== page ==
What’s the latest in health policy research? The Essential Scan aims to help keep you informed on the latest research and what it means for policymakers. It is produced by the USC-Brookings Schaeffer Initiative for Health Policy, a collaboration between the Brookings Institution and the USC Schaeffer Center for Health Policy & Economics. To sign up to receive the Essential Scan straight to your inbox, sign up here.
Biosimilar drugs duplicate the clinical effectiveness of biologics and have the potential to lower prices within the market, thereby producing savings for patients and payers. A new study leveraged prescription trends for filgrastim in its biologic form (Neupogen) and its biosimilar (Zarxio) to analyze provider biosimilar adoption and practice-level characteristics. Filgrastim is used to treat patients who lack certain white blood cells due to chemotherapy and other conditions. The authors analyzed trends among providers who administered only the biologic, only the biosimilar, or both. The data showed that the use of the biosimilar (Zarxio) has grown steadily since its 2015 launch. After three years, its share of medical claims had increased to 60 percent among physicians in office-based practice and 49 percent at hospital outpatient departments. Few providers prescribed both the biologic and the biosimilar to their patient group. The research also showed that office-based providers began adopting the biosimilar before its average price fell significantly in 2018. Meanwhile, use in outpatient hospitals conformed more closely to drops in price. The researchers argue that these findings have important implications for provider awareness and financial incentives that policymakers could consider to strengthen the biosimilar market. Full study here.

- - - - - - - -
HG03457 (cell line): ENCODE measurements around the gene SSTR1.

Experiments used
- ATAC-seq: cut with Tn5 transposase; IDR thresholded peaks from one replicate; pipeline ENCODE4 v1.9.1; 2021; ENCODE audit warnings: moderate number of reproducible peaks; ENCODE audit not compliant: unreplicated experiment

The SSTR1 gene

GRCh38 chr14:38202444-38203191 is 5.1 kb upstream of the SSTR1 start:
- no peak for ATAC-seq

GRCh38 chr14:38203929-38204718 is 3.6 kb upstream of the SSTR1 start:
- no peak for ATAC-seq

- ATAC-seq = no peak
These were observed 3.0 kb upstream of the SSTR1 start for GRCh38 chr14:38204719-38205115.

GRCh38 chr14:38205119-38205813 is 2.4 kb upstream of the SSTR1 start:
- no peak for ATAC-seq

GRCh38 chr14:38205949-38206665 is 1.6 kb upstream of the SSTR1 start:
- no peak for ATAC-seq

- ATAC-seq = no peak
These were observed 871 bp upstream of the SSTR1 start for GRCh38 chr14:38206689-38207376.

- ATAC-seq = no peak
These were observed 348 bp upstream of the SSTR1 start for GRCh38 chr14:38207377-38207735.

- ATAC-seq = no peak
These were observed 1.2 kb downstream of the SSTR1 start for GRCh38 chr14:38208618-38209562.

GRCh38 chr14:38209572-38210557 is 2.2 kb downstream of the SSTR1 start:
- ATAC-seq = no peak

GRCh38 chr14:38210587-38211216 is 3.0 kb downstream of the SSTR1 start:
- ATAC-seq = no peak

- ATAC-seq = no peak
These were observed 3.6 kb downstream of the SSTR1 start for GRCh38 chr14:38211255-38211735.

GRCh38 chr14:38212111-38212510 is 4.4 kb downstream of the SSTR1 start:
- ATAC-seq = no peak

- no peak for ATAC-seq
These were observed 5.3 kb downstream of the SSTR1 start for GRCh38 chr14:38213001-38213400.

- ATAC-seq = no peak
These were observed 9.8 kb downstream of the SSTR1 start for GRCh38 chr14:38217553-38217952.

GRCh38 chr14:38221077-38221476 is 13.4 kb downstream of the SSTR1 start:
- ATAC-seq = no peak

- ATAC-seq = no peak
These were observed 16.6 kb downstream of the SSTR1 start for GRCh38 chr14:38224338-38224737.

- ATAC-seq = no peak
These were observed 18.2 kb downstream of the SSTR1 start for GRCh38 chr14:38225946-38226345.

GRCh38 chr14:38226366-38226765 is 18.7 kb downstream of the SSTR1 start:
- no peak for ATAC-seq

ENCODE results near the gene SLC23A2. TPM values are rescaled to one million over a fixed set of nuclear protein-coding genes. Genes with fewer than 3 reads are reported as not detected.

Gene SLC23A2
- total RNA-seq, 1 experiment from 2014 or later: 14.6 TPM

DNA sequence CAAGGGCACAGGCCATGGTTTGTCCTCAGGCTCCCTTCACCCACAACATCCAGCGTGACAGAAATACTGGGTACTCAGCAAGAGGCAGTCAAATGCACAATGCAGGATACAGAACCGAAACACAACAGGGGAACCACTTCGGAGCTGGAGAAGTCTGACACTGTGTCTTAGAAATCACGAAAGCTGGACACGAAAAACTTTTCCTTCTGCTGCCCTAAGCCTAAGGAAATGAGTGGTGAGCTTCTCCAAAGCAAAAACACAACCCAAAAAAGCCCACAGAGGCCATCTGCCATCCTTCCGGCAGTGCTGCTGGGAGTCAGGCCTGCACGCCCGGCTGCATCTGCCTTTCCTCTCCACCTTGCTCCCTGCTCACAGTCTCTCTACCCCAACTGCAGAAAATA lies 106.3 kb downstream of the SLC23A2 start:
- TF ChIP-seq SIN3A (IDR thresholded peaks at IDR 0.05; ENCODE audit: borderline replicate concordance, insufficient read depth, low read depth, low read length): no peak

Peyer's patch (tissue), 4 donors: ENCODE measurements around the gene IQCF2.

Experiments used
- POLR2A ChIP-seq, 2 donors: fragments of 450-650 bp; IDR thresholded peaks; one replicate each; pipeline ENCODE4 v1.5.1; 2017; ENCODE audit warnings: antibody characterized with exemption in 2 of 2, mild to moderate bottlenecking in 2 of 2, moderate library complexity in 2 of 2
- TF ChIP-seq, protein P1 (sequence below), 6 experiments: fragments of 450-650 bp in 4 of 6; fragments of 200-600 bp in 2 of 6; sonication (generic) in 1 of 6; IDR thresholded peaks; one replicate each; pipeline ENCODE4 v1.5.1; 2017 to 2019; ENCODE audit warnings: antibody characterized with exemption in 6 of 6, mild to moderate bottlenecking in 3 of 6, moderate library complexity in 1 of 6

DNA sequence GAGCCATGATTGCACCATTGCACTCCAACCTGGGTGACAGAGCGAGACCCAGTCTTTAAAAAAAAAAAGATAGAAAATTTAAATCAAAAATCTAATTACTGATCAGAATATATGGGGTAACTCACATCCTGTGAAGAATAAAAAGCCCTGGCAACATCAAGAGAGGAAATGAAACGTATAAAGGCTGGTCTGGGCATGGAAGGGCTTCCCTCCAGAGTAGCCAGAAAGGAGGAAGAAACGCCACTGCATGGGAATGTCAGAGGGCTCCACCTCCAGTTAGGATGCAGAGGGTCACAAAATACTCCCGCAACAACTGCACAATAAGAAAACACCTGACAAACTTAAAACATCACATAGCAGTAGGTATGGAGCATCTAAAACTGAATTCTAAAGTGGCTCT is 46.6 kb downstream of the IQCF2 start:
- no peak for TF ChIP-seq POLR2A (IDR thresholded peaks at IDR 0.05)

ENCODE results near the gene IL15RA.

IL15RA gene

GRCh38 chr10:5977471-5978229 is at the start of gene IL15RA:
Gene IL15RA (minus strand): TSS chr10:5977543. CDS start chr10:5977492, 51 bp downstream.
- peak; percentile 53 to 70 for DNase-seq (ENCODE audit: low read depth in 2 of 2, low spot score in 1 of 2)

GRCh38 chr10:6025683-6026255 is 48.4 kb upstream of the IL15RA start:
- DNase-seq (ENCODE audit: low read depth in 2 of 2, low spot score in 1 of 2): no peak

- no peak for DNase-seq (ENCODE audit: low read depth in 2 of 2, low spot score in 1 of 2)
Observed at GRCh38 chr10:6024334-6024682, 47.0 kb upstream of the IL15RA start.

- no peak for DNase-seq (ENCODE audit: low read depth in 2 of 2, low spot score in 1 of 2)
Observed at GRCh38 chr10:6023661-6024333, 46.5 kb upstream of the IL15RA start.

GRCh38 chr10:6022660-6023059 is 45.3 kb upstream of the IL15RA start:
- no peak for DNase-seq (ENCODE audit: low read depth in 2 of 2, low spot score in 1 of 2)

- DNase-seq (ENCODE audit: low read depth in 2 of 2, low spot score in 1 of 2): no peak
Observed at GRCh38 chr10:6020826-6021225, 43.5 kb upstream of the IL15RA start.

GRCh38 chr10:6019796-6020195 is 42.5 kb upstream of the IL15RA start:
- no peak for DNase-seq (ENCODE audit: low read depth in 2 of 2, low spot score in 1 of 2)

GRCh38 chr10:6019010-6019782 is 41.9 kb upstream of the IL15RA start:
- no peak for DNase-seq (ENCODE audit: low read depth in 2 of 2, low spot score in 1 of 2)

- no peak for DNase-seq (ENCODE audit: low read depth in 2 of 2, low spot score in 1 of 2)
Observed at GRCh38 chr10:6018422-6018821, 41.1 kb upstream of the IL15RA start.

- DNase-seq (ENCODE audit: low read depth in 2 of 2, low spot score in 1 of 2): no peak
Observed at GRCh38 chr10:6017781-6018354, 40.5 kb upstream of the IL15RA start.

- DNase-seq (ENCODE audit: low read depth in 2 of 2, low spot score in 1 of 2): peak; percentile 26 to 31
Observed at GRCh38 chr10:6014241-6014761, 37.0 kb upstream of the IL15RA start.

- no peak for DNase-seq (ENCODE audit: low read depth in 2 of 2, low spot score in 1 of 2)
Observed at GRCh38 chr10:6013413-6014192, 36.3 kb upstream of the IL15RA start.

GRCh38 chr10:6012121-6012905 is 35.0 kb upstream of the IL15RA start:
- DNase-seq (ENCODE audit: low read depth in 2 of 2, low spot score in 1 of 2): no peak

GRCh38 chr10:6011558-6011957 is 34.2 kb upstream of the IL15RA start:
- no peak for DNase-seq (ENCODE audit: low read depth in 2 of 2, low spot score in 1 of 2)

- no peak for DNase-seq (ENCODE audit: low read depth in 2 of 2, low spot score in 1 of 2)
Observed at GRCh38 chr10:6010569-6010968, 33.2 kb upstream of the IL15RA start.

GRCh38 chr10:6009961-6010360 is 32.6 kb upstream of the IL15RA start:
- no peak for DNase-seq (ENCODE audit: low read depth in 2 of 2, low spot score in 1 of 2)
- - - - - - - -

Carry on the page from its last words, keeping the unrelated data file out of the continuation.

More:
Study by: Hefei Wen, Aparna Soni, Alex Hollingsworth, et al
Opioid-related hospital events, including overdoses or visits with opioid use disorder, are considered a reflection of inadequate access to timely and effective treatment, such as medication-assisted treatment. One major barrier to such treatment is a lack of health insurance coverage. A new study assesses the association between the Affordable Care Act’s Medicaid expansion and rates of opioid-related emergency department (ED) visits and inpatient hospitalizations. Researchers identified a 9.7 percent decline in opioid-related inpatient hospitalizations associated with state implementation of the ACA Medicaid expansion. They also found suggestive evidence of larger inpatient reductions in states with greater treatment capacity and among demographic groups most likely to benefit from Medicaid expansion, including middle-aged adults and those residing in low-income zip code areas. They found no significant association between Medicaid expansion and the overall rate of opioid-related ED visits, but that the payers of both inpatient admissions and ED visits shifted from self-pay or charity care to Medicaid. This study provides evidence suggesting that Medicaid expansion may be financially beneficial to safety-net hospitals that were previously absorbing opioid-related admissions as uncompensated care, and underscores the importance of Medicaid expansion in altering the way patients with opioid-use disorder interact with the medical system. Full study here.
Study by: Adam Sacarny, Katherine Baicker, and Amy Finkelstein